He adds New Zealand is in a bind now and will remain there until the vaccination rate is well up.

“Now the functions of lockdowns, at least in low vaccination countries, are primarily about delaying the peak long enough to enable vaccination of all vulnerable individuals. Vaccinations do not stop the spread of infection, but they do reduce the R number, so slow the spread quite a bit.”

Some other things to think about?

There are trade-offs the country as a whole, particularly our leaders, need to consider.

It is, of course, ethically correct to wait until everyone has had a chance to be vaccinated before reopening. And so far the sacrifices the country has made have made sense to save lives. But there have been sacrifices. For example, it’s incredibly difficult for New Zealanders to find a way back into their own country right now.

It’s worth considering this: will the vaccines’ effectiveness at neutering the worst outcomes change those dynamics? Take the example of a similar size country, Ireland. It is still seeing about 1500 cases daily, about 50 people are in ICU but it has a seven-day average of one or two deaths. Sixty-three per cent of the population is fully vaccinated. It’s mostly open, although there are significant public health measures in place.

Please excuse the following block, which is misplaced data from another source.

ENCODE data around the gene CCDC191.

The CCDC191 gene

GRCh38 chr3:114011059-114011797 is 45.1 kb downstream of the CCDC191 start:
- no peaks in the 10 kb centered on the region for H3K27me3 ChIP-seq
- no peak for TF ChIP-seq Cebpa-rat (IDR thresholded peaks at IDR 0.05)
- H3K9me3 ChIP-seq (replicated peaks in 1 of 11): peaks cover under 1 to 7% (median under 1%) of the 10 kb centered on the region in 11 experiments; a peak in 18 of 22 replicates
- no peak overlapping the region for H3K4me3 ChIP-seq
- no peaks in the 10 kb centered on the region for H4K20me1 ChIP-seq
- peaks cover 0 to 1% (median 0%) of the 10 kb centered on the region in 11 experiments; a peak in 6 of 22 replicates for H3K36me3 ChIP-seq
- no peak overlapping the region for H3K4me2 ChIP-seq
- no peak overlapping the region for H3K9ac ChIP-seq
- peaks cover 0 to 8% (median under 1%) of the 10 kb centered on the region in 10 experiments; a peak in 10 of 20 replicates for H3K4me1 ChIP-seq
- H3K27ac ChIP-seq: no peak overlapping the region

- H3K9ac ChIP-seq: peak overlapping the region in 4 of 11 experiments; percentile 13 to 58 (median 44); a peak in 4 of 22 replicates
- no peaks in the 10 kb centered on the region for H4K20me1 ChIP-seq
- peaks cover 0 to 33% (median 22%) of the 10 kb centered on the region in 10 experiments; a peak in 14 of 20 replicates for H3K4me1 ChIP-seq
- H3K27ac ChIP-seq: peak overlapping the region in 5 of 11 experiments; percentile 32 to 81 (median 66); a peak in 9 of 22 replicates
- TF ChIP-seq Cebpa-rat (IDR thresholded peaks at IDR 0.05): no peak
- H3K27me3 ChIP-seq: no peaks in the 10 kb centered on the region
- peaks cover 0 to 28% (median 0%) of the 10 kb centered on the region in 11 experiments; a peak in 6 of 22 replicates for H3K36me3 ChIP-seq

It’s likely case numbers will rise in Ireland as winter approaches. And New Zealand would probably struggle with 50 ICU cases in winter, particularly if we were dealing with the flu at the same time. Would we accept this future?

And finally…

At about 2.15pm on Tuesday, I was interviewing Fisher about New Zealand’s Covid-19 response. Work on this piece started last week, well before this week’s outbreak.

“I don’t think it’s a realistic ambition to stay at Zero (Covid) while easing measures,” he told me. “I don’t know what ‘stamp it out’ means. It’s not going to go away. While it’s in the world and transmissible through vaccinated people, the only way you can stamp it out and keep at zero is what New Zealand’s doing now.”

As we were talking about where New Zealand would be if only 50-60 per cent of the country were vaccinated (we’d have no choice but to continue with restrictive measures, he says), an email arrived.

The first line read: “A positive case of Covid-19 has been identified in the community early this afternoon and is now under investigation.”


Source: Covid-19 NZ: How viable is New Zealand’s coronavirus elimination plan in the time of Delta? |